Weekly epidemiological record / Relevé épidémiologique hebdomadaire
22 SEPTEMBER 2017, 92th YEAR / 22 SEPTEMBRE 2017, 92e ANNÉE
No 38, 2017, 92, 557–572
There are 4 main forms of the disease: visceral leishmaniasis (VL, also known as kala-azar); post-kala-azar dermal leishmaniasis (PKDL); cutaneous leishmaniasis (CL); and mucocutaneous leishmaniasis (MCL). While cutaneous leishmaniasis is the most common form of the disease, visceral leishmaniasis is the most serious and can be fatal if untreated. Additionally, leishmaniasis can be classified as anthroponotic or zoonotic depending on whether the natural reservoir of the parasite is human or animal.
This report updates global epidemiological information on VL and CL to 2015, based on the main indicators published in the GHO, as of 1st September 2017.
The plan contains the latest available evidence on the extent of insecticide resistance around the world, and puts forward a strategy for global and country levels, identifying clear roles and timelines for all stakeholders. The GPIRM also summarizes information about innovative new products being developed and sets out the immediate research and development priorities.
Le panorama du paludisme a profondement changé durant la dernière décénnie. Les financements ont augmenté, les outils permettant de sauver des vies ont été mis en œuvre à plus grande échelle, la charge du paludisme a diminué et un nombre grandissant de pays envisagent son élimination.
Ce cadre actualisé fait le point sur les outils, les activités et les stratégies nécessaires pour atteindre l'élimination du paludisme et empêcher la reprise de la transmission dans les pays, quelle que soit l'étape à laquelle ils se trouvent sur la route menant à l'élimination ou l’intensité de la transmission. Le cadre est destiné à servir de référence pour élaborer des plans stratégiques d’élimination du paludisme au niveau national et doit être adapté aux contextes locaux.
The WHO Framework Convention on Tobacco Control (WHO FCTC) is an evidence-based treaty that reaffirms the right of all people to the highest standard of health and was developed in response to the globalization of the tobacco epidemic. Member States of the WHO South-East Asia Region have made attempts to implement the demand and supply reduction strategies for tobacco control as recommended by the treaty. While recognizing the need to accelerate implementation of the WHO FCTC in the Region, this document has been developed to support the Member States in implementing the treaty using a ‘PRACTICAL’ Approach which pertains to identified demand and supply reduction strategies under the treaty.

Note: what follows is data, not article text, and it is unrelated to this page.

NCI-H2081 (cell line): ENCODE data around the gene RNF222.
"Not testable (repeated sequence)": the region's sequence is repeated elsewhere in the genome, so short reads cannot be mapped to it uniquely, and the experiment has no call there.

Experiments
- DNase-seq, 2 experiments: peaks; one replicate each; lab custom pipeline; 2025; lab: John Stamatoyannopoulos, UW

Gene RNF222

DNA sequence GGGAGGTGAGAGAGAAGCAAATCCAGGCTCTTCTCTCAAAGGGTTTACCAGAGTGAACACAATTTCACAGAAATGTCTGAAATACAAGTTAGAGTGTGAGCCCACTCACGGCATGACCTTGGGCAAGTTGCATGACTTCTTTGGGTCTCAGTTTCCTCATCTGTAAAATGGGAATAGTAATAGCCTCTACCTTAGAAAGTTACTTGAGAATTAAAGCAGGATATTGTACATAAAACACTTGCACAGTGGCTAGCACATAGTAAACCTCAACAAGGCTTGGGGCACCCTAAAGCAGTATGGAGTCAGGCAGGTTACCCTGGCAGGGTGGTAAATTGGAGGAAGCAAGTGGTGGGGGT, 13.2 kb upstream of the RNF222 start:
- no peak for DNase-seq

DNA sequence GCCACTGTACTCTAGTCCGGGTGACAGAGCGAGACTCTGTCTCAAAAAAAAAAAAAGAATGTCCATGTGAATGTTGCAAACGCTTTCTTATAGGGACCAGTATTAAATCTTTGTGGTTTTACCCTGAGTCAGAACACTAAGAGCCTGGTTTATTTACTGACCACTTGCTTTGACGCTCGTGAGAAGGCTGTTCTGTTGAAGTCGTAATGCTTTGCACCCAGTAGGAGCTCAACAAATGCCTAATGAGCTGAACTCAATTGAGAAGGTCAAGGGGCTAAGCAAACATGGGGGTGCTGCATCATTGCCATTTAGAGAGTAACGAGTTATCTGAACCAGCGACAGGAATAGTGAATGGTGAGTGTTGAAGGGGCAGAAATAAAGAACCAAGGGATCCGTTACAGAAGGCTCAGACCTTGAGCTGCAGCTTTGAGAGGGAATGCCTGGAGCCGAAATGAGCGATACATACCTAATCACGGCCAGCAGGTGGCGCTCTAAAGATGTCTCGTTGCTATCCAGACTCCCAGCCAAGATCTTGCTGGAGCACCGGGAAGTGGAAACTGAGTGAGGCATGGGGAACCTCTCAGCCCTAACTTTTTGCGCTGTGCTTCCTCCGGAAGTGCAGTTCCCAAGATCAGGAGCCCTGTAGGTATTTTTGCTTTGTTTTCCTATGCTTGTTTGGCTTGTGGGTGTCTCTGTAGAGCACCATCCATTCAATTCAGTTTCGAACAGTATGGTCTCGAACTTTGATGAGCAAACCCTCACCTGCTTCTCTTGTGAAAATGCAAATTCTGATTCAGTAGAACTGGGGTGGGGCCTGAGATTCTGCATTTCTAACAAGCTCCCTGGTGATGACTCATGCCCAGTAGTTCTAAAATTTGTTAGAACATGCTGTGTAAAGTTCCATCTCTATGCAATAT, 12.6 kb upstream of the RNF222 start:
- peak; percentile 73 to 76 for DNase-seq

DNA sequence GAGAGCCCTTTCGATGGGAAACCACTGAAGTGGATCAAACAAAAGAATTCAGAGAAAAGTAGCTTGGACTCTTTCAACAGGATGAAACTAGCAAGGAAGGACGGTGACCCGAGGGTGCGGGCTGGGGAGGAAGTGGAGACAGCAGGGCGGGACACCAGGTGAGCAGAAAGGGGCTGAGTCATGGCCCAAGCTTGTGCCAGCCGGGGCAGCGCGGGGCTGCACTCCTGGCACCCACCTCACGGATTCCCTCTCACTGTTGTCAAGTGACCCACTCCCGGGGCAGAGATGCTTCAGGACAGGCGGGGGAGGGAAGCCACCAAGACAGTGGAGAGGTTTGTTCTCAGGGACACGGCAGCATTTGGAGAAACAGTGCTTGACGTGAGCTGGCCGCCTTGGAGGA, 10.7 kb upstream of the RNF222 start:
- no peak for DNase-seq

published in: Viruses 2016, 8, 161
ECDC Technical Report
In line with ECDC’s recommendations provided in the ’Risk Assessment of HTLV-1/2 transmission by tissue/cell transplantation’ dated 14 March 2012, this Directive replaces the term ‘incidence’ with ‘prevalence’ in the description of endemic areas of HTLV-1/2 infection. According to the new requirements ‘HTLV-1 antibody testing must be performed for donors living in, or originating from high-prevalence areas or with sexual partners originating from those areas or where the donor’s parents originate from those areas’ and this applies to both donors of non-reproductive tissues and cells and reproductive cells.
ECDC contracted experts from the Institut Pasteur in Paris to systematically review the published evidence on the distribution of HTLV-1 infection prevalence throughout the world and to identify high-prevalence countries and areas.
(African Development Bank policy research document 1)
The report examines financing in the battle against malaria, focusing on the role of foreign aid. It analyzes whether or not a disease such as malaria can be controlled or eliminated in Africa without health aid. It also presents a theoretical model of the economics of malaria and shows how health aid can help avoid the “disease trap.” While calling for increased funding from international sources to fight malaria, it also recommends that African countries step up their own efforts, including on domestic resource mobilization. In 2016, governments of endemic countries contributed 31% of the estimated total of US $ 2.7 billion.
Between 2000 and 2014, malaria control efforts were scaled up and worldwide deaths were cut in half. But declining health aid and deprioritized vertical aid (as for malaria), despite its potentially great efficiency, have led to rising numbers of cases. In 2016, 216 million cases of malaria were reported, up from 211 million in 2015. Africa was home to 90% of all malaria cases and 91% of malaria deaths in 2016. Progress appears to have stalled in the global fight against the disease.